The Hidden Picture
Using Your Scientific Imagination
An activity by Zoe Frank of the
Lockheed Martin ATC Solar & Astrophysics Lab

Have you ever laid in a big, grassy field and watched the clouds pass overhead? Oh, that one looks like a clown. There's a mother duck and a duckling. Look, a Volkswagen! And that one, that one is a big fish!

We can imagine the clouds looking like all sorts of things. Below is an image of our Sun's photosphere, or visible "surface". The bright and dark patterns are granulation, essentially turbulence on the Sun's "boiling" surface.

What to Do

Sometimes the bright and dark patterns of the solar photosphere lend themselves to the imagination. Have you teacher get a copy of the poster below. Or, just look at the picture, click on it for a bigger version, or even print it out. Then follow the instructions.

Teachers: We can send you a full-sized 27"x30" Solar Granulation poster (this image).

We can also send you our Solar posters for your class.

Solar Poster Requests.


Click on image for larger version

1 - Relax and imagine

First, look at the image and let your eye find patterns. These don't have to have anything to do with the Sun or science. Just like you do with clouds, let your imagination run free. What patterns or pictures did you find?

Want to see what we found?


2 - Observe and study

Now, look more closely at the image. This time, look for "real" features or patterns. Do you see little white blotches, an overall grainy pattern, light and dark irregular shapes, lacey patterns? Are the features grouped in any way (that is, are there small features clustered within larger ones)? You might try using a magnifying glass. Do the features look like they are either "bumps" or "indentations" on the solar surface? Do you think they might be moving or changing? Why?

Find as much detail in the image as you can and write down your observations.

If you wish, assign some members of the class to work in teams, and have others work alone.

Now, share your details with the class. Did all of you find the same details? Did the teams find more details than the individuals? Do you think scientists prefer to work alone, or in teams where they can share their thoughts and observations?


The image shows us only what the Sun looks like in a brief moment of time. But the solar photosphere actually moves in and out, throbbing with large and small scale rhythmic motions. The Sun's oscillations are far too tiny to be seen with the naked eye, but sensitive instruments on the SOHO spacecraft can detect the movements and translate them into something we can see. If your system has a QuickTime viewer, you can play a video of the Sun oscillating. When you watch the video, look for the features you observed in the still image, and try to find both large and small patterns in the movements.

Solar Oscillations Video (QuickTime; 4 Mbytes)


3 - Compare with your own knowledge and experience

As the scientist, you next have to determine what the features or images represent. (In our case, we have already been told the image shows granulation, but how do you think scientists figured that out?) Can you find images from your own experience which appear similar to these solar features and thus might help describe the features' functions or how they work?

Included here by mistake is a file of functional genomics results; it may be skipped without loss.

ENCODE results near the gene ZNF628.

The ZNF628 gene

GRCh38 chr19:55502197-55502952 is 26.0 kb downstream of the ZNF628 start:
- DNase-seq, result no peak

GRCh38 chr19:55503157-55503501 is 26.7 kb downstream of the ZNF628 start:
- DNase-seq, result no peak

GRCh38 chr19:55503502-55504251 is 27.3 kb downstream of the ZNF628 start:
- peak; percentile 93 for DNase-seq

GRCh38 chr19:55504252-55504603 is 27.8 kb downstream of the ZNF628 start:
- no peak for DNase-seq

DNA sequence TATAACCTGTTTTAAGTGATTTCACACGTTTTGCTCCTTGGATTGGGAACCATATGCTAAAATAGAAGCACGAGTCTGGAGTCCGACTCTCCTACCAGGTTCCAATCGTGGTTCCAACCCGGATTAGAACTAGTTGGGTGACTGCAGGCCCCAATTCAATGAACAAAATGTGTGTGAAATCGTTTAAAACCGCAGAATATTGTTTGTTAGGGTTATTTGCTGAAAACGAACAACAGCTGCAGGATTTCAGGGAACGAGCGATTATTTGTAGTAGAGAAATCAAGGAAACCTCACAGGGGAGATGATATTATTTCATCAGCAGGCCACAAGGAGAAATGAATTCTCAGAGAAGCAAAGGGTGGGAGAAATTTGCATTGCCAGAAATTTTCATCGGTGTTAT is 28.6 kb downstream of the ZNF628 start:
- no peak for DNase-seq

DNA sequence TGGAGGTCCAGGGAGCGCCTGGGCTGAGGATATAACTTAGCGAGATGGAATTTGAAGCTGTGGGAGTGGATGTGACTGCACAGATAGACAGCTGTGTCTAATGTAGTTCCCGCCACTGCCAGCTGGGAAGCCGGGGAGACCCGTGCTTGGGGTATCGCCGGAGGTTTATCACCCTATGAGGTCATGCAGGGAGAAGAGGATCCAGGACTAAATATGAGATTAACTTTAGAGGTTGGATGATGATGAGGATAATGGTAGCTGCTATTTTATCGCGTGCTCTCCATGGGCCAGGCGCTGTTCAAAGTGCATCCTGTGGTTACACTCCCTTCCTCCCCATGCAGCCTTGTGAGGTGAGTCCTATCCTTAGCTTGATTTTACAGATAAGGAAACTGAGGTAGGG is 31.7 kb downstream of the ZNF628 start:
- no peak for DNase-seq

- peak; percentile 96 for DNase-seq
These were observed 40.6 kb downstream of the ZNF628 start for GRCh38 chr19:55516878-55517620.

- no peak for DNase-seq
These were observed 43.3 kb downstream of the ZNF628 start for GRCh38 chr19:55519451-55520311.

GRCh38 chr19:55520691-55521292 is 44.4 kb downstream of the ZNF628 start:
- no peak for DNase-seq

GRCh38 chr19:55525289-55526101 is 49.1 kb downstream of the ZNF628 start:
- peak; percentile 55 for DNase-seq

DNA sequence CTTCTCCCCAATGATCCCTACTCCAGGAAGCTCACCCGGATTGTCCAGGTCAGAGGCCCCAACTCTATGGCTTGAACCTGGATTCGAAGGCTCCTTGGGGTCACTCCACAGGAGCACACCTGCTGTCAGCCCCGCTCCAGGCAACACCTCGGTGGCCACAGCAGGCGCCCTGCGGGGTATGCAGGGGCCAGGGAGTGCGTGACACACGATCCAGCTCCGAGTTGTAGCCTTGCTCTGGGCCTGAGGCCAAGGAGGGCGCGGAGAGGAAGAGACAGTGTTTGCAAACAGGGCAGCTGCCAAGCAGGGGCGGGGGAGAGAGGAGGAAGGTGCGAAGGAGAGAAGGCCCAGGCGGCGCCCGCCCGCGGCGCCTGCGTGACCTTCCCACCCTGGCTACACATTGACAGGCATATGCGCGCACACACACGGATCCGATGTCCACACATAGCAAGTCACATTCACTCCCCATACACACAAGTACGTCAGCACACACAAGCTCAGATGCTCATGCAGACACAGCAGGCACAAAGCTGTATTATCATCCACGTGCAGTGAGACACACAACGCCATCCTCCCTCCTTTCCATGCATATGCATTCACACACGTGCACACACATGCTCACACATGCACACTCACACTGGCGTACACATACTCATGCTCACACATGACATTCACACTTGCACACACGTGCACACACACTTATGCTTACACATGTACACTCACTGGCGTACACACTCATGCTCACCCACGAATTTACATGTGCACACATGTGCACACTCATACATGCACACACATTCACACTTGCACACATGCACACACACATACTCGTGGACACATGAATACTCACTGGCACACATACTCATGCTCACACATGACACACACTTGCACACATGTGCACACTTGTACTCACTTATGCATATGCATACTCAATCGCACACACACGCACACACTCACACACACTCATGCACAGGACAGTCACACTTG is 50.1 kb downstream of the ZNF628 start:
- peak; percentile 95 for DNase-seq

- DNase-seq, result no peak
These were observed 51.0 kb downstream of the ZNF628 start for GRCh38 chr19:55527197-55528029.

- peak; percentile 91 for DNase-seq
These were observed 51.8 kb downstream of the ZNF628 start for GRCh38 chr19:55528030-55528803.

Solar granulation is often compared with boiling liquids. Experiment at home with various concoctions to see which most closely resembles the solar appearance. You might try boiling water, sugar syrup, miso soup (just miso and water),miso soup (just miso and water), oatmeal, Double Fudge Saucepan Brownies, or Oatmeal Fudge Cookies. Pay careful attention to the bubbling patterns, then decide which most closely resembles the solar surface.

Does comparing the solar picture with something you know help you understand what might be causing the solar granulation? What do you think is the cause, or purpose, of the Sun's "boiling"?

What to Notice

Did letting your eye "discover" or imagine pictures in the image help you to notice details? The human eye-brain system is, in fact, quite good at finding patterns. Many scientists first use their imagination to "explore" an image before they begin to analyze it. This way they might be able to detect features or patterns that they hadn't expected.

But, you have to be careful that you don't let your brain "imagine" something which isn't there. Percival Lowell got himself into a lot of trouble by "seeing" canals on Mars which didn't really exist.

How big do you think those granules are? About 100 Earths could fit in the image, and each granule is about the size of Texas!



Going Further

Tell me more about the poster.

Extending the convection activity for High School


Teachers -- Great references on teaching & understanding convection:



Back to Activities


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http://solar-center.stanford.edu/hidden-pic/index.html
Copyright © 1997 Lockheed Martin ATC Solar & Astrophysics Lab and Stanford University. All rights reserved.
Created by Zoe Frank and Deborah Scherrer, September 1997
Last modified by DKS on 24 Nov 1997